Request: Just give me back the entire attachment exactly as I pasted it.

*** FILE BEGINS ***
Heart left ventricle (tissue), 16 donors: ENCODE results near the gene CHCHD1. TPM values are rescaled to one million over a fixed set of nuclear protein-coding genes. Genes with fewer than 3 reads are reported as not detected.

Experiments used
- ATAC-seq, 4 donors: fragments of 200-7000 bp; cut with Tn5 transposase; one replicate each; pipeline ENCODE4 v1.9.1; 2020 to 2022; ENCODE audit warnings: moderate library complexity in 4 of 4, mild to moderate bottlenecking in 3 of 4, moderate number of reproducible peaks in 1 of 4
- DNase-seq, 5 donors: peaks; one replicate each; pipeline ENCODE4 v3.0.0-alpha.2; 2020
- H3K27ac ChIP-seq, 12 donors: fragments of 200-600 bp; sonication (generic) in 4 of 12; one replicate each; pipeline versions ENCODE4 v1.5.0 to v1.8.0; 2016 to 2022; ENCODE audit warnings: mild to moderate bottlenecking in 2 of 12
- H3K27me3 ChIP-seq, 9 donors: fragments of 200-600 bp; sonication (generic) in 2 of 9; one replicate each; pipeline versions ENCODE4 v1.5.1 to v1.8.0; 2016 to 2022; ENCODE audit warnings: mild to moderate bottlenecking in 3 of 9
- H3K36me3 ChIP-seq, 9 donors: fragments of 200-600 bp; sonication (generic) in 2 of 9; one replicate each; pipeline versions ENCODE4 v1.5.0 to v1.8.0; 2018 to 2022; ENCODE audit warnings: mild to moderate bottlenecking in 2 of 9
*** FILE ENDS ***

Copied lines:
Heart left ventricle (tissue), 16 donors: ENCODE results near the gene CHCHD1. TPM values are rescaled to one million over a fixed set of nuclear protein-coding genes. Genes with fewer than 3 reads are reported as not detected.

Experiments used
- ATAC-seq, 4 donors: fragments of 200-7000 bp; cut with Tn5 transposase; one replicate each; pipeline ENCODE4 v1.9.1; 2020 to 2022; ENCODE audit warnings: moderate library complexity in 4 of 4, mild to moderate bottlenecking in 3 of 4, moderate number of reproducible peaks in 1 of 4
- DNase-seq, 5 donors: peaks; one replicate each; pipeline ENCODE4 v3.0.0-alpha.2; 2020
- H3K27ac ChIP-seq, 12 donors: fragments of 200-600 bp; sonication (generic) in 4 of 12; one replicate each; pipeline versions ENCODE4 v1.5.0 to v1.8.0; 2016 to 2022; ENCODE audit warnings: mild to moderate bottlenecking in 2 of 12
- H3K27me3 ChIP-seq, 9 donors: fragments of 200-600 bp; sonication (generic) in 2 of 9; one replicate each; pipeline versions ENCODE4 v1.5.1 to v1.8.0; 2016 to 2022; ENCODE audit warnings: mild to moderate bottlenecking in 3 of 9
- H3K36me3 ChIP-seq, 9 donors: fragments of 200-600 bp; sonication (generic) in 2 of 9; one replicate each; pipeline versions ENCODE4 v1.5.0 to v1.8.0; 2018 to 2022; ENCODE audit warnings: mild to moderate bottlenecking in 2 of 9